Maximize Fun, Minimize Risk on Your Spring Break

Photo Credit: Creative Commons by Pixabay (rawpixel)

Spring Break may mean a trip back home to see family and friends, or time spent with classmates on a tropical beach. For individuals in recovery from an eating disorder, however, this break, regardless of the destination, may not be such a vacation.

Here are some ways to anticipate and manage risks that may emerge during Spring Break so that the time off can actually be restorative and recovery-consistent:

Going Home

What can you do if home is a hot spot?

Stressful Situations

Do you and your siblings tend to argue about who gets control of the TV or who gets to borrow the car? Are there challenges you experience around family mealtimes or by virtue of 24/7 access to a stocked pantry? These circumstances may lead to increased risk for restrictive eating, binge eating, or use of unhealthy behaviors like vomiting or excessive exercise. Think through your own personalized list of high risk situations that could come up and devise an action plan. You may want to talk this through with a therapist, a supportive friend, or family members. Figure out what coping skills you can use- taking a break, using some deep breathing, getting out of the house- and make a plan so that when the stressful moment hits, you are prepared.

Comments about Appearance

Many people in recovery from an eating disorder are adjusting to living with a body weight or shape that is different from what they were used to while ill, or different from what they feel is “ideal.” This can heighten body awareness and discomfort. Some well-meaning (or not so well-meaning) family and friends may make comments about the change in your appearance since the last time they saw you- for example, “You’ve gained weight!”, “You look so much healthier!”, etc. Or, their comments on others’ appearances may make you equally uncomfortable. Figure out how you’d like to respond to these types of comments. You might find it helpful to let family know ahead of time (or in the moment a comment is made) that while they may not mean any harm, those types of comments are not helpful for you, and you’d prefer they refrain from commenting on your looks. You might also provide some direction about what types of comments are helpful to you.

Hitting the Road

Soaking up some sun this Spring Break?  Then maybe you’re worried about heading to an unfamiliar environment, wearing a bathing suit, or other potentially triggering situations.

Meals and Snacks

You’re away from your dining hall and your normal mealtime routine. You may be waking up and going to bed later than you typically do. Your body’s hunger and fullness cues could be a bit off, especially if you’ve travelled to a different time zone. Making sure that you eat at appropriate intervals and in healthy amounts is essential to keeping your risk for relapse low.

  • Explore the grocery and restaurant options at your Spring Break destination online before you head there, and plan out where you will purchase your food.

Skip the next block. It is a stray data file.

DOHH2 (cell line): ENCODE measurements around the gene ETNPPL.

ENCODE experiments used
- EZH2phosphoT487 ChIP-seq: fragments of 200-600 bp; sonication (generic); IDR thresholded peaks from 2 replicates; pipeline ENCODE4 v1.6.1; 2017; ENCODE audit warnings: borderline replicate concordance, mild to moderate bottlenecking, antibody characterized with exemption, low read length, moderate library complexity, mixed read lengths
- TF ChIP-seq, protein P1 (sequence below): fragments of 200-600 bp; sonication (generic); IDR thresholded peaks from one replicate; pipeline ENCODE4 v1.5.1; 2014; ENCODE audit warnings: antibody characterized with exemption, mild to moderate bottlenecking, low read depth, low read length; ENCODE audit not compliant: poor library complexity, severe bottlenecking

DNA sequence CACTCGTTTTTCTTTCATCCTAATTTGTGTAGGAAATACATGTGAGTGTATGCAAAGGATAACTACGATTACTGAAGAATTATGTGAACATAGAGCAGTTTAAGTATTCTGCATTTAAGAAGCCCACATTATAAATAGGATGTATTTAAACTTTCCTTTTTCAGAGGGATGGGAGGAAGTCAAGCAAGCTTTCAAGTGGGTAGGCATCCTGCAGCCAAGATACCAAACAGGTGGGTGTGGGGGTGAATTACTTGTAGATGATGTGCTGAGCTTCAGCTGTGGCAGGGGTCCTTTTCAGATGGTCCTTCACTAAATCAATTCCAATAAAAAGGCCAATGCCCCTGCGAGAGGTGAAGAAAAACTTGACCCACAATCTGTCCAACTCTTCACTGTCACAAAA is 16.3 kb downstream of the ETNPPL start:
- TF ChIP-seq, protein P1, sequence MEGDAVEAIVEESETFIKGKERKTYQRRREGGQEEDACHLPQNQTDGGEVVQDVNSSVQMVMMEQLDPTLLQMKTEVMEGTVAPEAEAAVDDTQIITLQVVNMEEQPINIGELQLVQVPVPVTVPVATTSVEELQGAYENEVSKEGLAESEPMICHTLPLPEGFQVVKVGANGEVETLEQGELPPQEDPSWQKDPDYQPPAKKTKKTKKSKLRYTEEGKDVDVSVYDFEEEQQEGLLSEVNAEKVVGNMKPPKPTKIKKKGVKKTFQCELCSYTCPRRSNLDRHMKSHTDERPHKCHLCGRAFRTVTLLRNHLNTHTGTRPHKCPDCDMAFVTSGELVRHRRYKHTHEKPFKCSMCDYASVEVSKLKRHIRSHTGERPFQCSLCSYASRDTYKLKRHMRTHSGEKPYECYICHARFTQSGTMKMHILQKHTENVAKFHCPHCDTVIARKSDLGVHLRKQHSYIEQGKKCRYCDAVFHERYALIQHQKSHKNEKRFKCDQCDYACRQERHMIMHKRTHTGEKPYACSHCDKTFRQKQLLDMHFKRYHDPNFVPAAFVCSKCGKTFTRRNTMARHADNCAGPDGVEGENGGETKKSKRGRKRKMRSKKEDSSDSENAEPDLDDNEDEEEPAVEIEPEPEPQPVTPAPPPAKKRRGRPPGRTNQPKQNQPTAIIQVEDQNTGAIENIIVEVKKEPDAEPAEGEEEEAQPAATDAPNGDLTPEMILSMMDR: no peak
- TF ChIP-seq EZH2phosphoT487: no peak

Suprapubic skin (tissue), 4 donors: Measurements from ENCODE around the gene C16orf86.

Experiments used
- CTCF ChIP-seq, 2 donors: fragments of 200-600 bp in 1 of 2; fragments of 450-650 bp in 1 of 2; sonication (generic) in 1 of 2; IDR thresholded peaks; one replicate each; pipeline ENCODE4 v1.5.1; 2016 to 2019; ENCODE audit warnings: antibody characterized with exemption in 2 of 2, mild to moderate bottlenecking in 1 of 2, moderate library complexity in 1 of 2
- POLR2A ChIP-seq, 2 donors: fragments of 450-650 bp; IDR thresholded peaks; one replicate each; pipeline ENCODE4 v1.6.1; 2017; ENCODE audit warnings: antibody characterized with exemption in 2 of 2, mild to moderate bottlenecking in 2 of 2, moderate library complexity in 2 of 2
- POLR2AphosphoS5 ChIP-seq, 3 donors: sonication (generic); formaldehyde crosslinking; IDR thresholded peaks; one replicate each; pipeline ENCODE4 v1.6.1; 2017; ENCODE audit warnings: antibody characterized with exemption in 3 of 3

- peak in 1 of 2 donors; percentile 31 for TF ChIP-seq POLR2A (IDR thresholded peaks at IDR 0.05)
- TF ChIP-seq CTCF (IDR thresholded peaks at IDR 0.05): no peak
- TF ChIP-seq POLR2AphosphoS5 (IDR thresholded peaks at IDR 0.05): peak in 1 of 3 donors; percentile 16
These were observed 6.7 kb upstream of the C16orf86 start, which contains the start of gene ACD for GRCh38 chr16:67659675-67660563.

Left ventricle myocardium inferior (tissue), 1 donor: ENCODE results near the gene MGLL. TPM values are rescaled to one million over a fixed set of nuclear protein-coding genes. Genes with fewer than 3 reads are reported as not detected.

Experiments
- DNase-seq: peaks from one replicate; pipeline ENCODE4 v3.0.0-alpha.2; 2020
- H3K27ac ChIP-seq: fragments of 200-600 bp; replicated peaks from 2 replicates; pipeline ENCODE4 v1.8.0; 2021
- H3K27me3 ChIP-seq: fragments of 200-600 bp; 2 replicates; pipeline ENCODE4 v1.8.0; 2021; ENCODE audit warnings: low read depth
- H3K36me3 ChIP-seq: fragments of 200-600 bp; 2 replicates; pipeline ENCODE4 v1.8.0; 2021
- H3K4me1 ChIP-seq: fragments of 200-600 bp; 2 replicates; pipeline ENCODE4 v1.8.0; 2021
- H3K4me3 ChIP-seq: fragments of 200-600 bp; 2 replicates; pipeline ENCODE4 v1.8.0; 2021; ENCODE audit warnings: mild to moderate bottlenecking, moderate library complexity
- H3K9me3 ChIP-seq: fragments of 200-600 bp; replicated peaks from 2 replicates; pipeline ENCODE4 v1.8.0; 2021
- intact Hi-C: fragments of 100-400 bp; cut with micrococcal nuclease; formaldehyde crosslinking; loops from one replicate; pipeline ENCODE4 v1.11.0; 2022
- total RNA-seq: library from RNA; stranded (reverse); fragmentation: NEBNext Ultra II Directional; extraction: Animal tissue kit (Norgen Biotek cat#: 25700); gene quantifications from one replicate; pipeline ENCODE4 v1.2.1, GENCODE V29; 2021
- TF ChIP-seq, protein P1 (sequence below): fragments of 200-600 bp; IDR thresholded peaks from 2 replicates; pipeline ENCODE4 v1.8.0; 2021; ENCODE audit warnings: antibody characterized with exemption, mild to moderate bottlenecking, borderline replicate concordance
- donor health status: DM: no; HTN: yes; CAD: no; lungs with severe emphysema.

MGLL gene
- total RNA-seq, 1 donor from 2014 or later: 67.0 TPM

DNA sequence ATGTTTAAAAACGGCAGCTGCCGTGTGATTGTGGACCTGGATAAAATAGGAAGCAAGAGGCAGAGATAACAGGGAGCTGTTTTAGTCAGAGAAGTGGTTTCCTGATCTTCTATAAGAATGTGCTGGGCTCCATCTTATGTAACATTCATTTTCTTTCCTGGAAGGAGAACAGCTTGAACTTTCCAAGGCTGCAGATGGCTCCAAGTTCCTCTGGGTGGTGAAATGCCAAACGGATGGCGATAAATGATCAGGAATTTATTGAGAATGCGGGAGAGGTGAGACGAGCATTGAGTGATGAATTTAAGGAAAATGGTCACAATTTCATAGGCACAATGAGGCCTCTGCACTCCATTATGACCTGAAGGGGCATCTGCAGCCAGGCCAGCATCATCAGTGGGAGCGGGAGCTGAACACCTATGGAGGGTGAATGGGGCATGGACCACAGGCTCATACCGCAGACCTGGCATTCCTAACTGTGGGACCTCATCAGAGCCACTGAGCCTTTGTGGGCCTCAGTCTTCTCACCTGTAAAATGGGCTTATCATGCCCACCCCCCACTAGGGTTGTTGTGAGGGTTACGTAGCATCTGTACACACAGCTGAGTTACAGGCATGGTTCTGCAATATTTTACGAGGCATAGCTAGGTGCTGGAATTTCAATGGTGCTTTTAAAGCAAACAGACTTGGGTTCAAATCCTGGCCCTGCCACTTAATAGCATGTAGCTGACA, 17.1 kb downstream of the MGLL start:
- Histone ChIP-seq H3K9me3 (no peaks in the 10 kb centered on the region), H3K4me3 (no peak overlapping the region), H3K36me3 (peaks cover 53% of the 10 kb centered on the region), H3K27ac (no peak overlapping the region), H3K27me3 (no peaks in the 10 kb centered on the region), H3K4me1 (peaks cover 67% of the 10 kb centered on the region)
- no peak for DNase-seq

• Pack some easy to prepare meals or snacks so that if you are in a bind, you always have food on hand.
  • Keep track of when you eat and make sure you don’t go more than 4 hours between eating, so that you don’t get too hungry.
  • Do you have a supportive friend that you can turn to? Perhaps you can make plans with this friend to eat together even if everyone else is pressuring you to hang out at the beach.


Alcohol has historically been ubiquitous on Spring Break. Aside from the standard risks involved with drinking (e.g., increased chances for dangerous situations to occur, like drunk driving), overindulgence with alcohol carries particular risks for people with eating disorders.

  • Drinking to excess lowers inhibitions which could, in turn, lead to a recurrence of binge eating.
  • Those with a tendency towards restrictive eating may feel the urge to reduce their food intake as a means of “making up” for the calories they are consuming through alcohol.
  • Hangovers might reduce the desire to stick to your meal plan and prompt undereating or overeating.

Wherever possible, moderating your drinking is important. Again, you may find it helpful to confide in a close supportive friend, and remove yourselves from situations in which there is pressure to drink to excess. Come up with some lines you could say if you want to decline a drink, so that you feel comfortable doing so when the time comes.

“Braving” the Bathing Suit

If you’ve traveled to the beach or some other warm destination, swimming or sunbathing is likely on the menu. If you’re feeling nervous about wearing a bathing suit, come prepared with some healthy coping strategies to test out. For example, if you notice that your thoughts are becoming overly self-critical and your emotions are feeling overwhelming, you may find it helpful to engage in some mindfulness exercises or to challenge the unhelpful thoughts. Maybe you can notice aspects of your body’s function, rather than its form, or maybe you can keep tabs on how your body image changes over the hours on the beach (and why). Try to minimize time spent scrutinizing your appearance and schedule in some distracting, pleasurable activities.

Spring Break is intended to be a time to decompress, relax, and hopefully have some fun. While being in recovery from an eating disorder can make managing Spring Break more challenging, coming up with a plan for how you will handle these challenges can be an empowering way to making a commit to yourself and your continued good health.

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